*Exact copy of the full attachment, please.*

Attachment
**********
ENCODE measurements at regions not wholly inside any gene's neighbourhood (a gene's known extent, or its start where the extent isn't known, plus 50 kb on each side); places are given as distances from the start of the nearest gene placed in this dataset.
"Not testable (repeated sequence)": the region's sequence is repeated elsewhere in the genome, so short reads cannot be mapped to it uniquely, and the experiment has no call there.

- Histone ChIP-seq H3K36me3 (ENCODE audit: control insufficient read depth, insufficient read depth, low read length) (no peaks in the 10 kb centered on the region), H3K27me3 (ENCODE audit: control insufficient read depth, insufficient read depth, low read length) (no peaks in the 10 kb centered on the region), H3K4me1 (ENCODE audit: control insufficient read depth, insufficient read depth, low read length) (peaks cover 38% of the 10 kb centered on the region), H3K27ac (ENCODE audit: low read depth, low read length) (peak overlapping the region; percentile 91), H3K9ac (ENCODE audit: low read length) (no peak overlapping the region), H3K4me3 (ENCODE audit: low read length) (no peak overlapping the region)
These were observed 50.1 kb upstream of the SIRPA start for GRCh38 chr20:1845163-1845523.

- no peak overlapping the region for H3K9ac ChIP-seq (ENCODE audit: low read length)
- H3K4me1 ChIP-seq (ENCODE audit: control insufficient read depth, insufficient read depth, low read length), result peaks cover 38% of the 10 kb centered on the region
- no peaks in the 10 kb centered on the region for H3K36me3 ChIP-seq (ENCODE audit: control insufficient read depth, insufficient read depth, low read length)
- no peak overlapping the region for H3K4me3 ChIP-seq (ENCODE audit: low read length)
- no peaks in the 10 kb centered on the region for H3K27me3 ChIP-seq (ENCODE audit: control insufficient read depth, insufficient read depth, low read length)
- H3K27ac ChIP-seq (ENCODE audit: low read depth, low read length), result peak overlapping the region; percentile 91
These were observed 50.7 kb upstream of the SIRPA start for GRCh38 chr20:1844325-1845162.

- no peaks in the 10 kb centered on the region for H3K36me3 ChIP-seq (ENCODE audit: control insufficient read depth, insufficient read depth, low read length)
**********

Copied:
ENCODE measurements at regions not wholly inside any gene's neighbourhood (a gene's known extent, or its start where the extent isn't known, plus 50 kb on each side); places are given as distances from the start of the nearest gene placed in this dataset.
"Not testable (repeated sequence)": the region's sequence is repeated elsewhere in the genome, so short reads cannot be mapped to it uniquely, and the experiment has no call there.

- Histone ChIP-seq H3K36me3 (ENCODE audit: control insufficient read depth, insufficient read depth, low read length) (no peaks in the 10 kb centered on the region), H3K27me3 (ENCODE audit: control insufficient read depth, insufficient read depth, low read length) (no peaks in the 10 kb centered on the region), H3K4me1 (ENCODE audit: control insufficient read depth, insufficient read depth, low read length) (peaks cover 38% of the 10 kb centered on the region), H3K27ac (ENCODE audit: low read depth, low read length) (peak overlapping the region; percentile 91), H3K9ac (ENCODE audit: low read length) (no peak overlapping the region), H3K4me3 (ENCODE audit: low read length) (no peak overlapping the region)
These were observed 50.1 kb upstream of the SIRPA start for GRCh38 chr20:1845163-1845523.

- no peak overlapping the region for H3K9ac ChIP-seq (ENCODE audit: low read length)
- H3K4me1 ChIP-seq (ENCODE audit: control insufficient read depth, insufficient read depth, low read length), result peaks cover 38% of the 10 kb centered on the region
- no peaks in the 10 kb centered on the region for H3K36me3 ChIP-seq (ENCODE audit: control insufficient read depth, insufficient read depth, low read length)
- no peak overlapping the region for H3K4me3 ChIP-seq (ENCODE audit: low read length)
- no peaks in the 10 kb centered on the region for H3K27me3 ChIP-seq (ENCODE audit: control insufficient read depth, insufficient read depth, low read length)
- H3K27ac ChIP-seq (ENCODE audit: low read depth, low read length), result peak overlapping the region; percentile 91
These were observed 50.7 kb upstream of the SIRPA start for GRCh38 chr20:1844325-1845162.

- no peaks in the 10 kb centered on the region for H3K36me3 ChIP-seq (ENCODE audit: control insufficient read depth, insufficient read depth, low read length)